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Religion in the Public Sphere during the First Republic of Austria: a study of selected feasts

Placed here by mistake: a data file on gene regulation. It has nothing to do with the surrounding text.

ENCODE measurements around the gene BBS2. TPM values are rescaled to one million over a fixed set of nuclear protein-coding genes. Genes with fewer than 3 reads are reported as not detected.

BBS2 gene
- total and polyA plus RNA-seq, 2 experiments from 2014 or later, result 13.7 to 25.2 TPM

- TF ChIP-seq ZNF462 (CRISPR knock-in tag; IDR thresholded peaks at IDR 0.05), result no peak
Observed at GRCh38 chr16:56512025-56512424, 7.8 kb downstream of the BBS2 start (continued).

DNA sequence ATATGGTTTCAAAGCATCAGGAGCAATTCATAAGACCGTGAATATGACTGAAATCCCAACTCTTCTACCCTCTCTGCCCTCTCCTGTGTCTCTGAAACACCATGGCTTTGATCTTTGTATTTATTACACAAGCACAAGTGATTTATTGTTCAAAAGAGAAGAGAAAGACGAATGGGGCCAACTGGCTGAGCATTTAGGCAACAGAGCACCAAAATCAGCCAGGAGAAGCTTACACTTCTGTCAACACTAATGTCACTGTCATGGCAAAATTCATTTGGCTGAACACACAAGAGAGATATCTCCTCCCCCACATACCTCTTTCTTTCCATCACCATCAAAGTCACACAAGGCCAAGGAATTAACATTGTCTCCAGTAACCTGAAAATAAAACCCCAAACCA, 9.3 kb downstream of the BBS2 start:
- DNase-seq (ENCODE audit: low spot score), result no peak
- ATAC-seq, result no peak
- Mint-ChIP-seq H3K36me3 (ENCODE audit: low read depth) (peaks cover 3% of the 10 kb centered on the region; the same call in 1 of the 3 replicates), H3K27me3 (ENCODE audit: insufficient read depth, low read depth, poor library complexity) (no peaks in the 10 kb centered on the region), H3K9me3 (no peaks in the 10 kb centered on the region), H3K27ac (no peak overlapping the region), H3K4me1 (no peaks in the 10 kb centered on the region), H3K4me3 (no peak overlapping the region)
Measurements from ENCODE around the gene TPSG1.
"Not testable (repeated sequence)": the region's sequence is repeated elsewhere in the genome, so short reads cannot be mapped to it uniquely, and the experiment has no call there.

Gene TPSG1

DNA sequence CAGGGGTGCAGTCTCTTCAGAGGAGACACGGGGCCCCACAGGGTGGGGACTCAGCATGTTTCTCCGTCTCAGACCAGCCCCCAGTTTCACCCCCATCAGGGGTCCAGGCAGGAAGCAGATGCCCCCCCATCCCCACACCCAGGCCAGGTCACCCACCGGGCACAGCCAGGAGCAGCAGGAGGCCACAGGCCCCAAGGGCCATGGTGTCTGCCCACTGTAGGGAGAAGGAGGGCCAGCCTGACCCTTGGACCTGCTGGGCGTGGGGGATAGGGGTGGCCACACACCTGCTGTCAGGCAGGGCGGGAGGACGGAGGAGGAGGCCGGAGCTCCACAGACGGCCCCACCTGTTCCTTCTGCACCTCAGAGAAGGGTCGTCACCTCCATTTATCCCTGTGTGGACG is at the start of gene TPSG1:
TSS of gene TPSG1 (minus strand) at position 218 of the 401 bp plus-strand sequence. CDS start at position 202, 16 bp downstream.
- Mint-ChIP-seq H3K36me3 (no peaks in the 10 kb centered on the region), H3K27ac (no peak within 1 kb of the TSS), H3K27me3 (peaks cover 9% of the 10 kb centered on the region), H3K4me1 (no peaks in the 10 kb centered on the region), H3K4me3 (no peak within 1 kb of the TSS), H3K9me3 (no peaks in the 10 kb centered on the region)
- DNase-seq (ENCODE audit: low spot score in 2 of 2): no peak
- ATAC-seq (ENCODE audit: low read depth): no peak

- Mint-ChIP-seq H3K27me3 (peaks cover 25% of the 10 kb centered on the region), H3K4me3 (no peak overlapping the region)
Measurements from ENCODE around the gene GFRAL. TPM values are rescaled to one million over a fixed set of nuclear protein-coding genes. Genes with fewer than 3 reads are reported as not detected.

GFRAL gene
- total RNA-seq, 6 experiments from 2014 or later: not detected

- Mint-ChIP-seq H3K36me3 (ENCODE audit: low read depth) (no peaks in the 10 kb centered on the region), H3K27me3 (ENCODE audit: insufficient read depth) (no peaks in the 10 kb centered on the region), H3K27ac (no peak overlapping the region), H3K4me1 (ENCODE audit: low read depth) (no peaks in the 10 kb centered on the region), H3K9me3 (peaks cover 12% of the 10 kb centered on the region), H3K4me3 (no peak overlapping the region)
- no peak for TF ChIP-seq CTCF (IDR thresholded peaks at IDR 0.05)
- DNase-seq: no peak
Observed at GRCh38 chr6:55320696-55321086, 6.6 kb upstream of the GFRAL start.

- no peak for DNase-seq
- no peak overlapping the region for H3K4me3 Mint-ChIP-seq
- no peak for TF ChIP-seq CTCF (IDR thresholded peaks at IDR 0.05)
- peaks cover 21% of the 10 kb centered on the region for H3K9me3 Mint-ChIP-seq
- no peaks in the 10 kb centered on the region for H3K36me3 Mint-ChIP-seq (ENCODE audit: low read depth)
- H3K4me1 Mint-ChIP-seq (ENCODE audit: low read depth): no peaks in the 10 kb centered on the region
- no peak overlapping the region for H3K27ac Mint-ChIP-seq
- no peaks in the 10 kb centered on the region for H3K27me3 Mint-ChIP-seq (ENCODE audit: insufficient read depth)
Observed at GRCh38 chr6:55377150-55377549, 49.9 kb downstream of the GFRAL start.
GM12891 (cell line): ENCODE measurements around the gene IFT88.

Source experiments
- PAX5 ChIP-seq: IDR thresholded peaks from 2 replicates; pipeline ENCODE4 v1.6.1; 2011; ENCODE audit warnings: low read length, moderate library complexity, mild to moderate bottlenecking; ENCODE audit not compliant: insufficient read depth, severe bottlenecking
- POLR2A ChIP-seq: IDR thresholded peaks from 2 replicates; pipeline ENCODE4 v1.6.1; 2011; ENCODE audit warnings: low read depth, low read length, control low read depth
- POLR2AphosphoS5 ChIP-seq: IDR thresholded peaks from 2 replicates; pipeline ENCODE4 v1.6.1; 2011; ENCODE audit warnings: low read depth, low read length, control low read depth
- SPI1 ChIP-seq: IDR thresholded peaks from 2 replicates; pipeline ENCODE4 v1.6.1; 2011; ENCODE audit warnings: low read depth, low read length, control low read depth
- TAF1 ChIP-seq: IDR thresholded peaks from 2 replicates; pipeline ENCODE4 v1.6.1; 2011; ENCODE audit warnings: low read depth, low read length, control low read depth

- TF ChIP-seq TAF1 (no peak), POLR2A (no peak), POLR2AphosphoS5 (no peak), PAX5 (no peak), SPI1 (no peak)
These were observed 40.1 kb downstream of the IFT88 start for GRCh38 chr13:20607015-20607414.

My project aims at analysing the relation of politics and religion that is characterized by a conflict about the power of interpretation (Deutungsmachtkonflikt). This interpretational conflict was fought out between the two dominating political camps in the First Republic of Austria, the „Christlichsozialen“ and the „Sozialdemokraten“. The fight manifested itself publicly in the numerous feasts. They represented not only a fundamental part of the two competing world interpretations but were at the time an important medium of them. The dissertation project analyses the Feast of Corpus Christi, the Feast of Christ the King, the International Workers' Day and the Spring Festival, restricted to the area of Vienna, by accession of as many different sources as possible e.g. movies, photographs and newspapers. In order to compare the ideologies of both camps, the study defines religion as a taxonomic concept that incorporates sign systems and modes of communication which imply a certain worldview as well as guidance for action. In addition to this, the analysis is carried out following a hermeneutic and an aesthetic approach to religion. The findings are then again included in debating the relation of religion and politics. Other central questions of analysis are the following: In what ways did the fight over the right social order express itself? What kinds of power and which claims of interpretation were behind this? In which way did the feasts affect the participants? What inward and outward effect were the feasts supposed to have and did they accomplish their purpose? What was the relation of politics and religion in the context of the conflict over the power of interpretation?